FIG. 9.
A model for the regulation of the SPS-sensing pathway in yeast. Amino acid sensing is initiated by amino acid binding to Ssy1, which transmits signals through Ptr3 and Ssy5 and activates two transcription factors, Stp1 and Stp2, by enabling them to enter ...

We propose that the hyperphosphorylation of Ptr3 is mediated by opposing activities from two CKI proteins, Yck1 and Yck2, and from the Rts1/PP2A phosphatase complex. Increased hyperphosphorylation of Ptr3 in cells grown in the presence of amino acids can be due to an increased activity of Yck1 and Yck2 toward Ptr3, a decreased activity of PP2A phosphatase, or some combination of these activities. Many transmembrane signaling pathways rely on receptor-mediated phosphorylation by recruiting pathway-specific kinases. CKI proteins Yck1 and Yck2 are known to be prenylated and associated with the plasma membrane (34). We propose that amino acid-bound Ssy1 increases its interaction with Yck1/2, which leads to the hyperphosphorylation of Ptr3. We have obtained a mutant form of Yck1 with mutations in its last six residues, including the last two cysteine residues, which serve as a prenylation motif, which in turn has been shown to be required for the plasma membrane localization of CKI proteins (34). This mutant is unable to complement a yck1 yck2 double mutation to activate SPS sensing (data not shown), suggesting that the plasma membrane localization of Yck1 is required for the phosphorylation of Ptr3.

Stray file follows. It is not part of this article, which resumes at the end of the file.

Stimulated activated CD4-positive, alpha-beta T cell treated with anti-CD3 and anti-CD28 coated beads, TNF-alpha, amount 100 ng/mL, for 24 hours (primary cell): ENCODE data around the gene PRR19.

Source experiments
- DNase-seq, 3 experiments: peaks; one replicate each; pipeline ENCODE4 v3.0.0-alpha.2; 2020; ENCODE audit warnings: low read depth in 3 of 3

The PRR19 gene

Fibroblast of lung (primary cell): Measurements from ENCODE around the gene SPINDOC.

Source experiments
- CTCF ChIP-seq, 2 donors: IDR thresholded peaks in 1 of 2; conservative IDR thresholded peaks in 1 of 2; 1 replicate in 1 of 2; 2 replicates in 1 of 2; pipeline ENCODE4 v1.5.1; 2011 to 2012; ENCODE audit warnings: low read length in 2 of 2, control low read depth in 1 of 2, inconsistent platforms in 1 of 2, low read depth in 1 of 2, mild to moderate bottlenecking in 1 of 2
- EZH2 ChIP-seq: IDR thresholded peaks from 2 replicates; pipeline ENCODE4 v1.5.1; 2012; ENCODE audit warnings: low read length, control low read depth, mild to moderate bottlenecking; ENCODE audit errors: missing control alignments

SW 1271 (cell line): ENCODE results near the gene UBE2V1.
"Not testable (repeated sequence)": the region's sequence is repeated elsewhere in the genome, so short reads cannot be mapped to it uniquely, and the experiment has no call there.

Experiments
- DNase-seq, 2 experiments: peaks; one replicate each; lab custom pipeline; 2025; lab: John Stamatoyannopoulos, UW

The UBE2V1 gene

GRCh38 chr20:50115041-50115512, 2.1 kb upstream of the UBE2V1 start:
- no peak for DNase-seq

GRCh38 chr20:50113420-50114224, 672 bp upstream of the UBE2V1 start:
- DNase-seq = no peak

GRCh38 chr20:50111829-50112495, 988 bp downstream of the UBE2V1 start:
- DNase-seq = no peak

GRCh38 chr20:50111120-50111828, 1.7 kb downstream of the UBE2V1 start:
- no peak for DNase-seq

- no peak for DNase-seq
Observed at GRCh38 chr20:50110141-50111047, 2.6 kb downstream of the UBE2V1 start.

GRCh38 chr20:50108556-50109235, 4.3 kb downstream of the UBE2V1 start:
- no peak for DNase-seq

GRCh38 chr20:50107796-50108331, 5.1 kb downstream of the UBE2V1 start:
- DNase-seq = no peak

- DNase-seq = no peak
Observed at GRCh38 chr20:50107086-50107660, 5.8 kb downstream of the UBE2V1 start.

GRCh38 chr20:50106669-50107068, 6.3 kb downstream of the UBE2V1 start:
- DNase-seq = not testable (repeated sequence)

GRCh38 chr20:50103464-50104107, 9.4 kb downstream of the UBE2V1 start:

The hyperphosphorylation of Ptr3 is dependent on Ssy1, but not on Ssy5, consistent with the current view that signals are transmitted in the order Ssy1-Ptr3-Ssy5 (5). Ptr3, independent of its phosphorylation status and of Ssy1, can form a complex with Ssy5. These findings suggest that activated Ssy1 can signal to the preexisting Ptr3/Ssy5 complex. How does Ptr3 hyperphosphorylation lead to pathway activation? We have demonstrated that Ptr3 hyperphosphorylation correlates with processing of Stp1 to its active form (Fig. 3C and D), which is believed to be due to the protease activity of Ssy5. Because Ptr3 hyperphosphorylation does not affect its interaction with Ssy5, we propose that a conformational change in the Ptr3-Ssy5 complex due to Ptr3 hyperphosphorylation results in Ssy5 activation. The activation of a protease toward its substrate by the phosphorylation of its interaction partner represents a mechanism for regulating protease activity that to our knowledge is novel. Among eight CKI consensus sites in Ptr3 we examined, only threonine 525 is essential for Ptr3 functionality. There are two distinct hyperphosphorylated forms of Ssy5, suggesting that the amino acid-induced hyperphosphorylation of Ptr3 involves at least two phosphorylation sites. The abolishment of both hyperphosphorylated forms of Ptr3 in threonine 525 mutants suggests that threonine 525 either serves as one of the Ptr3 phosphorylation sites, whose phosphorylation is a prerequisite for the phosphorylation of the second site, or is a critical residue required for phosphorylation of both sites. The correlation between failures to hyperphosphorylate Ptr3 due to mutations in threonine 525 or addition of a 3× myc tag to the C-terminal end of Ptr3 and Ptr3 inactivation strongly suggests that Ptr3 hyperphosphorylation plays an important role in pathway activation.